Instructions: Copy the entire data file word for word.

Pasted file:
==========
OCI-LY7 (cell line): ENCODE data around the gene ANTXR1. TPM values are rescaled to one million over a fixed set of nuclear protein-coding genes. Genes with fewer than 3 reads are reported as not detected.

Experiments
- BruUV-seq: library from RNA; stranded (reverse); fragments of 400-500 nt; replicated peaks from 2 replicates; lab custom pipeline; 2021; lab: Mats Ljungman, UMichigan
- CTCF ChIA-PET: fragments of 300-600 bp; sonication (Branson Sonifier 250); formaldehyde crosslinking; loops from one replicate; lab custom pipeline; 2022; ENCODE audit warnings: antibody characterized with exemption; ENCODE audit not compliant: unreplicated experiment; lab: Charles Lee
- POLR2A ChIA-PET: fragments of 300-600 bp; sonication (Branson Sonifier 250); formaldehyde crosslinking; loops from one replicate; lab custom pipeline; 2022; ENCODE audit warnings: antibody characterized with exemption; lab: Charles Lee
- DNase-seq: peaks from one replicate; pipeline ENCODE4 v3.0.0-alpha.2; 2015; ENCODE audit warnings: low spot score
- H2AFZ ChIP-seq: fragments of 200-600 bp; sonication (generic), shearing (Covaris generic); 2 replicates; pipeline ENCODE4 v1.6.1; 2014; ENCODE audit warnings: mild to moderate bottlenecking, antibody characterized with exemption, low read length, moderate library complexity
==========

OCI-LY7 (cell line): ENCODE data around the gene ANTXR1. TPM values are rescaled to one million over a fixed set of nuclear protein-coding genes. Genes with fewer than 3 reads are reported as not detected.

Experiments
- BruUV-seq: library from RNA; stranded (reverse); fragments of 400-500 nt; replicated peaks from 2 replicates; lab custom pipeline; 2021; lab: Mats Ljungman, UMichigan
- CTCF ChIA-PET: fragments of 300-600 bp; sonication (Branson Sonifier 250); formaldehyde crosslinking; loops from one replicate; lab custom pipeline; 2022; ENCODE audit warnings: antibody characterized with exemption; ENCODE audit not compliant: unreplicated experiment; lab: Charles Lee
- POLR2A ChIA-PET: fragments of 300-600 bp; sonication (Branson Sonifier 250); formaldehyde crosslinking; loops from one replicate; lab custom pipeline; 2022; ENCODE audit warnings: antibody characterized with exemption; lab: Charles Lee
- DNase-seq: peaks from one replicate; pipeline ENCODE4 v3.0.0-alpha.2; 2015; ENCODE audit warnings: low spot score
- H2AFZ ChIP-seq: fragments of 200-600 bp; sonication (generic), shearing (Covaris generic); 2 replicates; pipeline ENCODE4 v1.6.1; 2014; ENCODE audit warnings: mild to moderate bottlenecking, antibody characterized with exemption, low read length, moderate library complexity